By Tristan Bove and Andrew Marquardt

It’s been more than two years now since the coronavirus pandemic first arrived in the U.S. and most of the world, and it’s no surprise that “COVID fatigue” is setting in among many who are ready to move on from the pandemic.

Roughly three in four adults across age, gender, race, political affiliation, and income groups said that “tired” and “frustrated” best describe how they feel about the current state of the pandemic, according to a late January survey conducted by the Kaiser Family Foundation.

And as we begin to finally inch past the Omicron winter surge that infected millions in the past few months, many Americans are looking forward to the promise of a post-pandemic summer, free from mask mandates and social distancing. But even though people are ready to enjoy their summers again, experts agree that the virus has blindsided us many times before and predicting what the pandemic will look like in five months is next to impossible.

But epidemiologists caution against hopes that summer 2022 is going to be entirely COVID- and restriction-free. The risk of a potential new variant could change the game at any time, much like how the Delta variant’s emergence last summer dispelled any ideas that the pandemic would soon be over. And the next coronavirus variant could also very well be more virulent and potentially more deadly than the Omicron variant that is still infecting more than 100,000 Americans each day, according to the Centers for Disease Control and Prevention.

“To a very large degree, the future is unknowable, and there’s still too many possible variables that could influence the ultimate outcome,” Christopher Labos, a cardiologist, epidemiologist, and associate professor at McGill University, told Fortune.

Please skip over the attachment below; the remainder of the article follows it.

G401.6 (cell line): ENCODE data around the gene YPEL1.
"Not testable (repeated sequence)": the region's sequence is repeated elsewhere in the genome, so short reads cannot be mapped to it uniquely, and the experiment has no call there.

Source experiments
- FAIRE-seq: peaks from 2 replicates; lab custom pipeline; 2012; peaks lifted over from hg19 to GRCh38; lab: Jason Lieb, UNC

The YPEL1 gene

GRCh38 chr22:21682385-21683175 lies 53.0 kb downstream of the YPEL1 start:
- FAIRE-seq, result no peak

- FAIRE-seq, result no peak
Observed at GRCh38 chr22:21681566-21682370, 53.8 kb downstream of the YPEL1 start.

What living with the virus means?
Many cities and states across the U.S. have already eased COVID restrictions and lifted mask mandates.

New York and California did away with indoor mask mandates for vaccinated individuals earlier this month; New Jersey, Washington, and New Mexico, among others, ended mask mandates in schools; in Illinois, Chicago Mayor Lori Lightfoot announced today the city would end its mask mandate next week. In fact, Hawaii is now the only U.S. state to still have a mask mandate.

And it’s not just the U.S. In Britain, Prime Minister Boris Johnson announced in Parliament last week the country’s plans for “living with COVID,” which included ending all coronavirus-induced restrictions.

But while countries and states are scrapping mask mandates and restrictions right now, experts insist that the virus is ever-changing. Should new variants emerge, restrictions and public health measures may also resurface, depending on the severity and transmissibility of the virus at any one point in time.

“Everyone’s hoping that there are no more variants, but I think we need to at least plan for the possibility that there might be,” Labos said.

A combination of tried-and-tested preventative measures, such as masking and keeping activities outdoors, can help people decide what they feel comfortable with doing this summer. A slew of therapeutic treatments for COVID-19 might also start playing a more prominent role as they become more available, including variant-specific monoclonal antibodies.